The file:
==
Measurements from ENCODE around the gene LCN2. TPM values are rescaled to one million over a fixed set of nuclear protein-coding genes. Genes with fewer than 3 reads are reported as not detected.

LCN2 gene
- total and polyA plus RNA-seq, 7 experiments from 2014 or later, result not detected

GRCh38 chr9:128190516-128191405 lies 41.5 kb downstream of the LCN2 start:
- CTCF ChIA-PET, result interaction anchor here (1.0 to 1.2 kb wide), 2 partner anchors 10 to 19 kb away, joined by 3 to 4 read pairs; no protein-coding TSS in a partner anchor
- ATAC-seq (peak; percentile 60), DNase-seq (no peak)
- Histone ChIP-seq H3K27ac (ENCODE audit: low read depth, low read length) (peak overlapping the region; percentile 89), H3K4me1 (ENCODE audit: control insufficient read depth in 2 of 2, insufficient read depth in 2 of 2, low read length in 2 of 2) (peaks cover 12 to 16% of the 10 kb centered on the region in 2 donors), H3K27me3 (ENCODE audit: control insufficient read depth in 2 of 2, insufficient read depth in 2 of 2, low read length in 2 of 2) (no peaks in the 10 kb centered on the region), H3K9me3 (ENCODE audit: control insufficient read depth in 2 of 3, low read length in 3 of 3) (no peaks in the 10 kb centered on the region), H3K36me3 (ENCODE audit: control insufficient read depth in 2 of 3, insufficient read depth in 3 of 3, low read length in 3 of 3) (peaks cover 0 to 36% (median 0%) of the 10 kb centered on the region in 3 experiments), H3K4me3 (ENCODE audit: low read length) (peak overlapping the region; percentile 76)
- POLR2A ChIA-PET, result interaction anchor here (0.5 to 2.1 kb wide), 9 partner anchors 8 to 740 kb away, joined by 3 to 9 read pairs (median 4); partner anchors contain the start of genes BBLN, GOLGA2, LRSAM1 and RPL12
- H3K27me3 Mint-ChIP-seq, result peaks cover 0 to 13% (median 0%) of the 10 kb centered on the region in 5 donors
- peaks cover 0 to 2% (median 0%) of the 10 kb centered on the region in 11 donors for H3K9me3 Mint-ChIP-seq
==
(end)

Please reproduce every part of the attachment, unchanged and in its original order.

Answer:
Measurements from ENCODE around the gene LCN2. TPM values are rescaled to one million over a fixed set of nuclear protein-coding genes. Genes with fewer than 3 reads are reported as not detected.

LCN2 gene
- total and polyA plus RNA-seq, 7 experiments from 2014 or later, result not detected

GRCh38 chr9:128190516-128191405 lies 41.5 kb downstream of the LCN2 start:
- CTCF ChIA-PET, result interaction anchor here (1.0 to 1.2 kb wide), 2 partner anchors 10 to 19 kb away, joined by 3 to 4 read pairs; no protein-coding TSS in a partner anchor
- ATAC-seq (peak; percentile 60), DNase-seq (no peak)
- Histone ChIP-seq H3K27ac (ENCODE audit: low read depth, low read length) (peak overlapping the region; percentile 89), H3K4me1 (ENCODE audit: control insufficient read depth in 2 of 2, insufficient read depth in 2 of 2, low read length in 2 of 2) (peaks cover 12 to 16% of the 10 kb centered on the region in 2 donors), H3K27me3 (ENCODE audit: control insufficient read depth in 2 of 2, insufficient read depth in 2 of 2, low read length in 2 of 2) (no peaks in the 10 kb centered on the region), H3K9me3 (ENCODE audit: control insufficient read depth in 2 of 3, low read length in 3 of 3) (no peaks in the 10 kb centered on the region), H3K36me3 (ENCODE audit: control insufficient read depth in 2 of 3, insufficient read depth in 3 of 3, low read length in 3 of 3) (peaks cover 0 to 36% (median 0%) of the 10 kb centered on the region in 3 experiments), H3K4me3 (ENCODE audit: low read length) (peak overlapping the region; percentile 76)
- POLR2A ChIA-PET, result interaction anchor here (0.5 to 2.1 kb wide), 9 partner anchors 8 to 740 kb away, joined by 3 to 9 read pairs (median 4); partner anchors contain the start of genes BBLN, GOLGA2, LRSAM1 and RPL12
- H3K27me3 Mint-ChIP-seq, result peaks cover 0 to 13% (median 0%) of the 10 kb centered on the region in 5 donors
- peaks cover 0 to 2% (median 0%) of the 10 kb centered on the region in 11 donors for H3K9me3 Mint-ChIP-seq